Ein Destillationsgerät mit Alembik und Luftkühlung. Aus: Kräuterbuch des Matthioli, 1586

Following the Traces of Alcohol – From Rose Oil to high-percentage Alcohol Distillation

In our inter­view series “Following the Traces of Alcohol” we examine the begin­nings of the alcohol produc­tion.

From oils in China through the Master of Salerno to today’s well-known German spirit of wine – our inter­view partner Kur Sartorius, initi­ator and leader of the “Schwäbisches Schnapsmu­seums Bönnigheim” (Swabian Hard Liquor Museum in Bönnigheim) shares his expert know­ledge!  

Brüggemann­Alcohol: When was a distil­la­tion process carried out for the first time in history?

Kurt Sartorius: The process of distil­la­tion has been in exist­ence for more than 5,000 years. The Chinese and Egyp­tians were considered to be the pion­eers for this process. They were the first to have distilling equip­ment. However, there is no confirmed evid­ence that they produced alcohol. Rather, they used it to make perfumes such as rose oil. The differ­ence between this and the distil­la­tion of alcohol was that this oil produc­tion did not require a cooler.

Brüggemann­Alcohol: When did the produc­tion of alcohol first start and for what purpose was it used?

Kurt Sartorius: Recent find­ings in China show that oldest known “wine“ was produced 9,500 years ago. With a low alcohol content and mainly in the form of must and honey wine, this was consumed by the nobility and the wealthy at that time. In the 11th century, strong brandy was first produced in the Univer­sity of Salerno (Italy). The Magister Salernus is still considered to be the discoverer of alcohol distil­la­tion. Back then he described his process with a lot of odd signs that only insiders were supposed to read. Never­the­less, the general produc­tion of alcohol was limited to very small amounts due to inad­equate equip­ment. Initially, the spirit could only be used as a medi­cine as the quantity avail­able didn’t suffice to make luxury foods out of it. People discovered alcohol’s pleasant effect as consumer good many years later. With the inven­tion of the water cooler in the 14th century, the facil­ities for produ­cing alcohol improved. Now larger quant­ities could be produced and the produc­tion of drinking spirits as luxury goods began.

Brüggemann­Alcohol: Why do the Germans call potable alcohol also “Weingeist” (wine spirit)?

Kurt Sartorius: “Weingeist” (Wine Spirit) is the oldest term for potable alcohol. Until 1800 the people believed in the Greek world view that the eart exists of four non-combin­able elements (water, fire, earth, air). By advan­cing the produc­tion of alcohol that perspective began to change. Initially grapes, meaning wine, have been used as raw material for spirit drinks. In the next step a burning water arose and such a spooky, previ­ously incon­ceiv­able reac­tion led to the term “Weingeist” (Wine Spirit). This sudden connec­tion of the four elements, which were once impossible to combine, made a form­ative contri­bu­tion to our view of the world today.

Brüggemann­Alcohol: Why do the Germans call schnapps „Schnaps“?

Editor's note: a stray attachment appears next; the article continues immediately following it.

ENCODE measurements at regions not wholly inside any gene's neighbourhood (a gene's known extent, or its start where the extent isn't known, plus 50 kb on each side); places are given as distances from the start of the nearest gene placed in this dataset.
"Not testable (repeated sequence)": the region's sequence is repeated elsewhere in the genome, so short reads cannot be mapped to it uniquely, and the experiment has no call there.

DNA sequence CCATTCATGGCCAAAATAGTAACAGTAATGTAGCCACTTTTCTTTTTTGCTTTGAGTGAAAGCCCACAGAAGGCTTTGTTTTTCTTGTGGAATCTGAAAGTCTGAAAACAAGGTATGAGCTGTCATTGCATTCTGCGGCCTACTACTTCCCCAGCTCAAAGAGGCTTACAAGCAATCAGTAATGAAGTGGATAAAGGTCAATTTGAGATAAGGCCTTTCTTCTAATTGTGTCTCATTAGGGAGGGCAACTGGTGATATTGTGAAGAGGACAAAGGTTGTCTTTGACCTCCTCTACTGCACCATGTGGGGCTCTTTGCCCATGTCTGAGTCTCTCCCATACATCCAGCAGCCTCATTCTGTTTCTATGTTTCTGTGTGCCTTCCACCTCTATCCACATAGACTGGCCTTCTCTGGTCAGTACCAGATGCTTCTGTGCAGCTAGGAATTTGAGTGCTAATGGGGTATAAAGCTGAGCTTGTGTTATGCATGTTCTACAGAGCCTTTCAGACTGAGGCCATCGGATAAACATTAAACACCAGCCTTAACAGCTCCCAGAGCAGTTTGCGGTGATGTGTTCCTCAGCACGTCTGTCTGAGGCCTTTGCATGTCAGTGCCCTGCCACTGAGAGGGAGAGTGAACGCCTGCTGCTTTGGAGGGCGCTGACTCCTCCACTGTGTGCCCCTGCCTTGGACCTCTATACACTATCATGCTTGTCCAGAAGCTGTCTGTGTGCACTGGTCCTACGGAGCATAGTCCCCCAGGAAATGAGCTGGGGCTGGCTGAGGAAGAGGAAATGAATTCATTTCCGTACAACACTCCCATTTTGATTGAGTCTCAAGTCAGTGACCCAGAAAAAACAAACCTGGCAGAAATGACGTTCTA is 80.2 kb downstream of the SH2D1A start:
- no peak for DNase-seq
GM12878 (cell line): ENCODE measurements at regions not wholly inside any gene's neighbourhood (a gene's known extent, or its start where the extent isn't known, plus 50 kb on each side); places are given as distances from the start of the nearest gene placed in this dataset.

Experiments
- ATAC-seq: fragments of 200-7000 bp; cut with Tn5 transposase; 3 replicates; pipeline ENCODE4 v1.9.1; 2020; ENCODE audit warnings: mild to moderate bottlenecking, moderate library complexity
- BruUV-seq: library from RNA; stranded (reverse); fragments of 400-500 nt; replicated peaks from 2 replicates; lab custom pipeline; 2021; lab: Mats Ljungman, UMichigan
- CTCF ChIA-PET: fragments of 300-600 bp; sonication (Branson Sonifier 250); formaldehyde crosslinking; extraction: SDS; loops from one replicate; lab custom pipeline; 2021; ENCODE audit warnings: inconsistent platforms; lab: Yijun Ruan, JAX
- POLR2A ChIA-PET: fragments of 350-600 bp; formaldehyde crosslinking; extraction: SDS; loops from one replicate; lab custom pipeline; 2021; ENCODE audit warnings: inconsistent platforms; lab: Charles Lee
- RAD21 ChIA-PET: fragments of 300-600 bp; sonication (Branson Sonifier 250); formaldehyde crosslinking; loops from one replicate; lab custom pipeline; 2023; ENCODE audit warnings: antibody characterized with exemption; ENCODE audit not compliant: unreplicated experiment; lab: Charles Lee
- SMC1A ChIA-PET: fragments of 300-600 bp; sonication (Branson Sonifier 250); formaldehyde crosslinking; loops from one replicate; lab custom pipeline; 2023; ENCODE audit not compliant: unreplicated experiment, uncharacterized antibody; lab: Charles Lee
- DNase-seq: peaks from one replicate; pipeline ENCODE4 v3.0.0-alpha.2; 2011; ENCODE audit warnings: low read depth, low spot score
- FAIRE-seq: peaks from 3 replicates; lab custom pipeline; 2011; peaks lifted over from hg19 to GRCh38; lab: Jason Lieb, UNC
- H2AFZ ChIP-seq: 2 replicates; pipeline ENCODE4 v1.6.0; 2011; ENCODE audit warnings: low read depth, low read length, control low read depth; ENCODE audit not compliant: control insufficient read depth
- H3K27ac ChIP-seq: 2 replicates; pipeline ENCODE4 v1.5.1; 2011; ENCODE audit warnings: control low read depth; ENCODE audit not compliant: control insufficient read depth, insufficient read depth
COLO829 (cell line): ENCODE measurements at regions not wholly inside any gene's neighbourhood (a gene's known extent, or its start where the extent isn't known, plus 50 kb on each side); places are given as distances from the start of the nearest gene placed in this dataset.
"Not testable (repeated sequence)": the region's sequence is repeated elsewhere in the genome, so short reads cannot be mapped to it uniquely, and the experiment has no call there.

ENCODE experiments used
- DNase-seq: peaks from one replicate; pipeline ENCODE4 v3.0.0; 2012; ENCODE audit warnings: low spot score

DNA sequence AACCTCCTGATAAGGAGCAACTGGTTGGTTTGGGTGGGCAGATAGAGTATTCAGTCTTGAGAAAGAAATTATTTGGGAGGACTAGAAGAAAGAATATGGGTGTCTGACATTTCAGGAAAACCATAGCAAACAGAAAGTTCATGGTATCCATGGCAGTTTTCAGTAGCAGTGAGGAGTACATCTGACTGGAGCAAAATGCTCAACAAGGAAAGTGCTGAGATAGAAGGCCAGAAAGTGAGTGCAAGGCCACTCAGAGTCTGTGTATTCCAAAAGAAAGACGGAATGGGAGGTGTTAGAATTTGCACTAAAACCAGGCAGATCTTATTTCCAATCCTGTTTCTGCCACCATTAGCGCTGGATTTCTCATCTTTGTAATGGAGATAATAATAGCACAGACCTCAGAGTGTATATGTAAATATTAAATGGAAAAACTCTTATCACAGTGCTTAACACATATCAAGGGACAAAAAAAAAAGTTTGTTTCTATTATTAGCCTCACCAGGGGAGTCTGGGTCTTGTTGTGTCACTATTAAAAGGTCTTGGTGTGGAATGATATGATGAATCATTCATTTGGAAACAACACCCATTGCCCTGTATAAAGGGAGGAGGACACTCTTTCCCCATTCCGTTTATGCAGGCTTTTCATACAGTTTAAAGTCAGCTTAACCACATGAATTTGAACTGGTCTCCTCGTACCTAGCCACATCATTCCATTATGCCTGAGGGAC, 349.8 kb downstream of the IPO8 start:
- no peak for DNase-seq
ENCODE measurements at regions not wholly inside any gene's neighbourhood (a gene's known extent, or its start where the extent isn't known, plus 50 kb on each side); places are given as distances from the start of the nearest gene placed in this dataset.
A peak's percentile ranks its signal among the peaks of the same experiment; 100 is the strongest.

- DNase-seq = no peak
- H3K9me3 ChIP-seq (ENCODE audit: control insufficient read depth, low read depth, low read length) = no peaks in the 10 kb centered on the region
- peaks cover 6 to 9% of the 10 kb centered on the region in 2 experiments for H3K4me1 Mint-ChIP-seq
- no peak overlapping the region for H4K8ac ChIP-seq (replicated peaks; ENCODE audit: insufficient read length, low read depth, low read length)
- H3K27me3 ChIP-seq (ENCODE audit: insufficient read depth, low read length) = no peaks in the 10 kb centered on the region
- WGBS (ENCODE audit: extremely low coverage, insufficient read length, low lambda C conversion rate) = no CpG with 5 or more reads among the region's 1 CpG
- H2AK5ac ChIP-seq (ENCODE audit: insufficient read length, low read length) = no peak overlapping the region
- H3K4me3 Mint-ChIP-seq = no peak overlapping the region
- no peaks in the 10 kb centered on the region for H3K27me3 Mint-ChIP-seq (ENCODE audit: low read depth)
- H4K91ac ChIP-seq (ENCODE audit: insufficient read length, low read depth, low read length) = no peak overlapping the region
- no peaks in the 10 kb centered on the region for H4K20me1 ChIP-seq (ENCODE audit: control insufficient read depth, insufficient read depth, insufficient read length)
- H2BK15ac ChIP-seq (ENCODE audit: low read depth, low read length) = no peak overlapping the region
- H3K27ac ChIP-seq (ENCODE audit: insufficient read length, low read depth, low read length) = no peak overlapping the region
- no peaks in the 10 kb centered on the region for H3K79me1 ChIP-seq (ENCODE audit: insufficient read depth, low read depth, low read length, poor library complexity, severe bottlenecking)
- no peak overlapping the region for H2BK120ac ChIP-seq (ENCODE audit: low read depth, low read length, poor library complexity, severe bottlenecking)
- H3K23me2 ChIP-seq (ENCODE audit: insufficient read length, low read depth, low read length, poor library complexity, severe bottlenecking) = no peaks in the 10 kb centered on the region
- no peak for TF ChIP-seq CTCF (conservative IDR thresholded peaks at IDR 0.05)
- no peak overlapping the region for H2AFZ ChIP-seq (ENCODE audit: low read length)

Kurt Sartorius: That most common name “Schnaps” derives from the Low German language and relates to the verb „schnappen“ (to snap). The point is to "snap" the spirit with a small, quick sip.

Brüggemann­Alcohol: Where did liqueur develop from?

Kurt Sartorius: Once the distil­la­tion process was fully developed, people discovered quite early the bene­fits of alcohol in terms of dissolving and conserving effective healing substances. That is how various medic­a­tion got produced until today (e.g. homeo­pathic drops or herbal medi­cine). The disad­vantage: An extremely bitter taste in the final product. Let's take the example of the Blood­wort, a plant supporting digestive prob­lems. Its roots are prepared in water, which results in a dark red and bitter schnapps. To make this bitter medi­cine enjoy­able people would add sugar or honey. That is how liqueur emerged – which is, in my eyes, no other than sweetened medi­cine.

If there is a person entitled to call himself an expert of the history of alcohol, it defin­itely would be Kurt Sartorius, initi­ator und leader of the “Schwäbisches Schnapsmu­seum Bönnigheim”. He completed his first spirit distil­lery 44 years ago and has ever since been dealing intens­ively with the history of alcohol. As a result, the distil­lery was to be turned into a local museum. In 1985, based on a recom­mend­a­tion from the state museum and consid­ering the large number of already existing regional wine museums, the plan changed and led to the creation of a special­ized schnaps museum which opened in 1993. Today Kurt Sartorius has Germany's largest alcohol history museum collec­tion. In partic­ular, distil­la­tion tech­niques, the devel­op­ment of alcohol history and illicit distil­lery are among his areas of expertise. In 2020 the “Schwäbische Schnapsmu­seum Bönnigheim” was nomin­ated for the German Berlin Spirit Awards of Tradi­tion.

Picture Credits: Kräu­ter­buch des Matthioli, 1586 / Schwäbisches Schnapsmu­seum Bönnigheim / Alembic. A still with alembic and air cooling.

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